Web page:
“This year we will be reaching out more to our tenants, only 10 per cent of whom have one issue or another with us. And hopefully, before the end of the year, even that percentage will have dropped dramatically,” said Salomons.

  She said she is anxiously awaiting the outcome of today’s Parliamentary election and is making space in her agenda to meet with government officials to plead the foundation’s case.

  “We are sounding a warning – not a threat – that we will be making ourselves heard loudly this year. We have much to offer St. Maarten in terms of social housing and all we want is a fair chance and the honest support of government, without the rhetoric, to show what we can do.

  “We intend to be completely transparent and open and, in the process, the public can see for themselves not only how persons are benefiting from our social housing programme but how some persons are abusing the programme to their own end.

  “St. Maarten is a small island with relatively few professionals working in the housing sector. … Furthermore, the island has a bifurcated housing market, which, like most of the island’s economy, serves two very distinct markets: the affordable low-income segment and the high-end mostly expatriate and tourist-based market.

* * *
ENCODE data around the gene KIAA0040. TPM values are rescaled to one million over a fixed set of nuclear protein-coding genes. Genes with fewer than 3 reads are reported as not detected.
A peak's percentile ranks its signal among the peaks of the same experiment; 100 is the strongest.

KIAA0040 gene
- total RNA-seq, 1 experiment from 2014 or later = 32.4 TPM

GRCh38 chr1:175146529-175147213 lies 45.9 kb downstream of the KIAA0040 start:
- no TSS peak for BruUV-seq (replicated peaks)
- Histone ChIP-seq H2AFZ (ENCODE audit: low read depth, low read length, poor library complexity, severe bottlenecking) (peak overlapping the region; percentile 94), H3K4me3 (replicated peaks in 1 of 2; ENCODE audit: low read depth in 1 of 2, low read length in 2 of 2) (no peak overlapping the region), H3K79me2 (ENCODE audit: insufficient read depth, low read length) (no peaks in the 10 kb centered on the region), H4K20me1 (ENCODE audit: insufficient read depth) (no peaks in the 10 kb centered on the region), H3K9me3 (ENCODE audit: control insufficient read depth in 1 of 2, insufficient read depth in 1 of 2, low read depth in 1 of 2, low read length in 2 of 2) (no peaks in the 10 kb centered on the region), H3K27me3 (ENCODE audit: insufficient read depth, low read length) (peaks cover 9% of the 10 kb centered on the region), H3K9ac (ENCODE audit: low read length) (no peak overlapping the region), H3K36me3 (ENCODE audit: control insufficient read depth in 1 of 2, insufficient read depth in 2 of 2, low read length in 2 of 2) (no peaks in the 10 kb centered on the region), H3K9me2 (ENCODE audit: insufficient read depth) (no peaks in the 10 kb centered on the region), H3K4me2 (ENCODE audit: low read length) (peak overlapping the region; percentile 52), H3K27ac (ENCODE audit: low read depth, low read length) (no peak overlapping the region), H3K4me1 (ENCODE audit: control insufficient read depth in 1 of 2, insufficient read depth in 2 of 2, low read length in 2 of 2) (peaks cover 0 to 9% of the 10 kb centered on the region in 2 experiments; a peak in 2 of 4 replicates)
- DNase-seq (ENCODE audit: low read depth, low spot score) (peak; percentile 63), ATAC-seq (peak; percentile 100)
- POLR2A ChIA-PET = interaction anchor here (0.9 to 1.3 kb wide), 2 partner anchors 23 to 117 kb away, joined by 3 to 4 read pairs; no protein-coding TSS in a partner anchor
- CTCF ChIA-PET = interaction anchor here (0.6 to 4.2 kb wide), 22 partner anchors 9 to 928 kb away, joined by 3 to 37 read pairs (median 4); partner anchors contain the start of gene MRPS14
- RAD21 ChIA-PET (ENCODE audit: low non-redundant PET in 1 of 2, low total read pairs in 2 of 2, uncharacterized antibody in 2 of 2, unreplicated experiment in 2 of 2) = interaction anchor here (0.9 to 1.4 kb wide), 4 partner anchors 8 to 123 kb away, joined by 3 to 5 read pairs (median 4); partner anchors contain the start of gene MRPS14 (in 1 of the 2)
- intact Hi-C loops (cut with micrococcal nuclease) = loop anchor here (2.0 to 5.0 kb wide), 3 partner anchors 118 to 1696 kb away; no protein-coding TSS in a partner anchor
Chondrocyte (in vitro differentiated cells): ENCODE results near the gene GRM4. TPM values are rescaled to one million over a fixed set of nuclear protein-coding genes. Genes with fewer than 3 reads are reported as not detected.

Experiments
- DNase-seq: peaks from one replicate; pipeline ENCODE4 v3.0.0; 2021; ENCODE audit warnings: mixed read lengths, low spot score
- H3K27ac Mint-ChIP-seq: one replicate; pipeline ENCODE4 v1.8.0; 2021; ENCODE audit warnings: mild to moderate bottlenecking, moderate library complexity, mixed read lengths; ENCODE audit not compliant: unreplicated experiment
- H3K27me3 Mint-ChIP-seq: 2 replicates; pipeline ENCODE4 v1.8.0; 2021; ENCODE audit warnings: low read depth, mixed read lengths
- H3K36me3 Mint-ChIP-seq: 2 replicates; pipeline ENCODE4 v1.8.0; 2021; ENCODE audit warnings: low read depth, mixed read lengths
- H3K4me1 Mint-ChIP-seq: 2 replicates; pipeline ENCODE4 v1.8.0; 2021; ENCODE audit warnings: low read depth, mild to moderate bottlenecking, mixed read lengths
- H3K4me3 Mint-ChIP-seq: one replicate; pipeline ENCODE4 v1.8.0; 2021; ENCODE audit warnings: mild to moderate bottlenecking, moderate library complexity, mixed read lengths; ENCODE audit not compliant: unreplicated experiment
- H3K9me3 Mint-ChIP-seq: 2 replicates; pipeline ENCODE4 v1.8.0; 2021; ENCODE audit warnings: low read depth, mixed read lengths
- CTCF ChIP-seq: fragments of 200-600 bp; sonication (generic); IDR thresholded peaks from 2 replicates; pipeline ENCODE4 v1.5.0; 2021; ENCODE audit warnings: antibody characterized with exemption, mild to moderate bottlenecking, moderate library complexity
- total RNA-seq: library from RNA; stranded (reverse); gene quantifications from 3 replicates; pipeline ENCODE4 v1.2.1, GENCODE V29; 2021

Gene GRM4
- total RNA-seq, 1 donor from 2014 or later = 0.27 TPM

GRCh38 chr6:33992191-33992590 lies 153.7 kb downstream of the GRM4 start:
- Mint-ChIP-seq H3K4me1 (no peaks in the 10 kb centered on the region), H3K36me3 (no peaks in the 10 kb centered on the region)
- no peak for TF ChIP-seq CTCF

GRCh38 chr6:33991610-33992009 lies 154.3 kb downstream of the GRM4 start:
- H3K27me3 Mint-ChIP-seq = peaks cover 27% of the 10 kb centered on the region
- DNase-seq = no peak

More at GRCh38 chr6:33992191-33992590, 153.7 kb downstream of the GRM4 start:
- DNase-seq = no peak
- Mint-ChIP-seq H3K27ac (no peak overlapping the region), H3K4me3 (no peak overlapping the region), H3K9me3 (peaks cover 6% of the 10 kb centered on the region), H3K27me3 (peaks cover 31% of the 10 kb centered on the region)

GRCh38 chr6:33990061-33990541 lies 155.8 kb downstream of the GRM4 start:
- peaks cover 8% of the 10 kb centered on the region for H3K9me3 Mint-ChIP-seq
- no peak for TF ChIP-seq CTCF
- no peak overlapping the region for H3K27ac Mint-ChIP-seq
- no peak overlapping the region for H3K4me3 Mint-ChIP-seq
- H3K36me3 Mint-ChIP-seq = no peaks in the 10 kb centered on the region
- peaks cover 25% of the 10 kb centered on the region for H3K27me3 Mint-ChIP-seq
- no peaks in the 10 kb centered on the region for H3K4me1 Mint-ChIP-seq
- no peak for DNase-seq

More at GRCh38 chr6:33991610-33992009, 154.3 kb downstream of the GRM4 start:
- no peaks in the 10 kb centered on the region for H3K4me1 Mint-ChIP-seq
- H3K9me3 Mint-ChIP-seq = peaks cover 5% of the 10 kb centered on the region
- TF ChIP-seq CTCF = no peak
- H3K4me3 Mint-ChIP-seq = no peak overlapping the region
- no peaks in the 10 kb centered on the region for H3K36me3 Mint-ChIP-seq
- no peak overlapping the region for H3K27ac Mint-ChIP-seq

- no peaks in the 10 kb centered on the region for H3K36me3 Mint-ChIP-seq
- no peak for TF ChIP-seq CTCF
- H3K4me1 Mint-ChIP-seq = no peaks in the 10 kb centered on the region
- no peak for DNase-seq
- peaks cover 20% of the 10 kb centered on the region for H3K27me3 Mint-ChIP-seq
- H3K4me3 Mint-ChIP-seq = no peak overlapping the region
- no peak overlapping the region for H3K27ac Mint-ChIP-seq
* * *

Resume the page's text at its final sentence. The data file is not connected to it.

“… Moreover, the island is still dealing with the aftermath of Hurricane Irma, which hit St. Maarten on September 6, 2017. Within the context of several financial and operational audits and/or evaluations of SMHDF during 2019 and the proposals we make for its future, we have tried to tailor these to this challenging context,” concluded Salomons.

Source: The Daily Herald